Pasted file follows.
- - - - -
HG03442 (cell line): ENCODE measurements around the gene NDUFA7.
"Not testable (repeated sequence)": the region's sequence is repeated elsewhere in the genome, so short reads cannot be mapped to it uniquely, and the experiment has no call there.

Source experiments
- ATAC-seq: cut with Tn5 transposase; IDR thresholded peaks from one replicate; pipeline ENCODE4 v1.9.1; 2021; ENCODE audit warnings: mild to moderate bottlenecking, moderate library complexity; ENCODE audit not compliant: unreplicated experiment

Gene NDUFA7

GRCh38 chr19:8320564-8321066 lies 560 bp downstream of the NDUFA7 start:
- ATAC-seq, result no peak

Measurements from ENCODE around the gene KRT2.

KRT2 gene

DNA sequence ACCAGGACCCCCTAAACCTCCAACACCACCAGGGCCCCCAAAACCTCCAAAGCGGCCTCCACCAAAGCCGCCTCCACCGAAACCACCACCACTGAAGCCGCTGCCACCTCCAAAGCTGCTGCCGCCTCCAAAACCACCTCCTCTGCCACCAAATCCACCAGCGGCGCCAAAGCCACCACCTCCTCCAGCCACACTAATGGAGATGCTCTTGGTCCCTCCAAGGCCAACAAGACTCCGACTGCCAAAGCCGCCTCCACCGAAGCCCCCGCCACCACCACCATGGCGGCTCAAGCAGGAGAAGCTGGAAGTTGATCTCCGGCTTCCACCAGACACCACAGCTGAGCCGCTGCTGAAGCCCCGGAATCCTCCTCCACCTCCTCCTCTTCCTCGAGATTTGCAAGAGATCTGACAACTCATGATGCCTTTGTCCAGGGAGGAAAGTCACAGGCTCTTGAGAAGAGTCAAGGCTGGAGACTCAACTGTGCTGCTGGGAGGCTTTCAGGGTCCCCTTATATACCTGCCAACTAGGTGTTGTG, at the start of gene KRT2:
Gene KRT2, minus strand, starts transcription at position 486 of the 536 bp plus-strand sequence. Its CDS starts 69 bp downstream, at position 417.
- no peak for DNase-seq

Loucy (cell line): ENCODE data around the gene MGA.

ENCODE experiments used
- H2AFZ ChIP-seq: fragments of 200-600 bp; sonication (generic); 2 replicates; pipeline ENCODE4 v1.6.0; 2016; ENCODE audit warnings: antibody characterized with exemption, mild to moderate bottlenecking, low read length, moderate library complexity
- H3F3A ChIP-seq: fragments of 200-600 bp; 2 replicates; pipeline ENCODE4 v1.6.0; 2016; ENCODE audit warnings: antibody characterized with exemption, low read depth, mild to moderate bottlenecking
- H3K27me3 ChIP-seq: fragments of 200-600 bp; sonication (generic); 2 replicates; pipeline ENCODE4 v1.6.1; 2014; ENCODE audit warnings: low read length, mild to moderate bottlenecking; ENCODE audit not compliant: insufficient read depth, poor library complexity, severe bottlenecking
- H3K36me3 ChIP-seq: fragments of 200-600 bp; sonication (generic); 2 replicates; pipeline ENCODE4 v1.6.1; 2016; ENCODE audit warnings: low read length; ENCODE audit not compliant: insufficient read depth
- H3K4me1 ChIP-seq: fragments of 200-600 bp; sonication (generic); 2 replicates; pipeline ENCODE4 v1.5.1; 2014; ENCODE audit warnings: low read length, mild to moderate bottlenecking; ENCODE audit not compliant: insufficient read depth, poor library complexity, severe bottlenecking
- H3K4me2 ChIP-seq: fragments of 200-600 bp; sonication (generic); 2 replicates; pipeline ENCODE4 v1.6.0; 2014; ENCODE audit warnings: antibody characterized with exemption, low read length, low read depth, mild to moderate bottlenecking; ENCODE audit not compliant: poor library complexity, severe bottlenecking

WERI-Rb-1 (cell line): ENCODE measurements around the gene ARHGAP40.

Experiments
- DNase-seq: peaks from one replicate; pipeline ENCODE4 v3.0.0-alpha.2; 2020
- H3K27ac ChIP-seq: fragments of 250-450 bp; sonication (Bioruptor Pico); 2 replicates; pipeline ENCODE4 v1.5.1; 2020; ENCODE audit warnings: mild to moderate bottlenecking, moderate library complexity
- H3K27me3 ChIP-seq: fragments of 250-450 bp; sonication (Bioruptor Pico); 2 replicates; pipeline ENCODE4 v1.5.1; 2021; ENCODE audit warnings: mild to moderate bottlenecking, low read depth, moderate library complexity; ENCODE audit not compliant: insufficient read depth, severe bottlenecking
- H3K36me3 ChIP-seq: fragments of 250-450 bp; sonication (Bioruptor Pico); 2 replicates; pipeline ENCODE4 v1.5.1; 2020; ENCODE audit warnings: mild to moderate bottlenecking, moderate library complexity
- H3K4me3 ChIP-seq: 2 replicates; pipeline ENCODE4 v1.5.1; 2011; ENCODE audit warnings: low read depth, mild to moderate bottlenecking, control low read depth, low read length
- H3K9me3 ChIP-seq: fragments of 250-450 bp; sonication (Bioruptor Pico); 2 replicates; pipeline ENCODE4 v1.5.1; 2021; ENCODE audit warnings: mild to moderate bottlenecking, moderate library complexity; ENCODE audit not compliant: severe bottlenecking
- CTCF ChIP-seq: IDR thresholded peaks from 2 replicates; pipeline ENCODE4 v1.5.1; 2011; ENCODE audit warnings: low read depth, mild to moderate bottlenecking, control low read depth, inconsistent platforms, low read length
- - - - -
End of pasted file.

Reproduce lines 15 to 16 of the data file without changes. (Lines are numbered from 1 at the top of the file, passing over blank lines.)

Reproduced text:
- H2AFZ ChIP-seq: fragments of 200-600 bp; sonication (generic); 2 replicates; pipeline ENCODE4 v1.6.0; 2016; ENCODE audit warnings: antibody characterized with exemption, mild to moderate bottlenecking, low read length, moderate library complexity
- H3F3A ChIP-seq: fragments of 200-600 bp; 2 replicates; pipeline ENCODE4 v1.6.0; 2016; ENCODE audit warnings: antibody characterized with exemption, low read depth, mild to moderate bottlenecking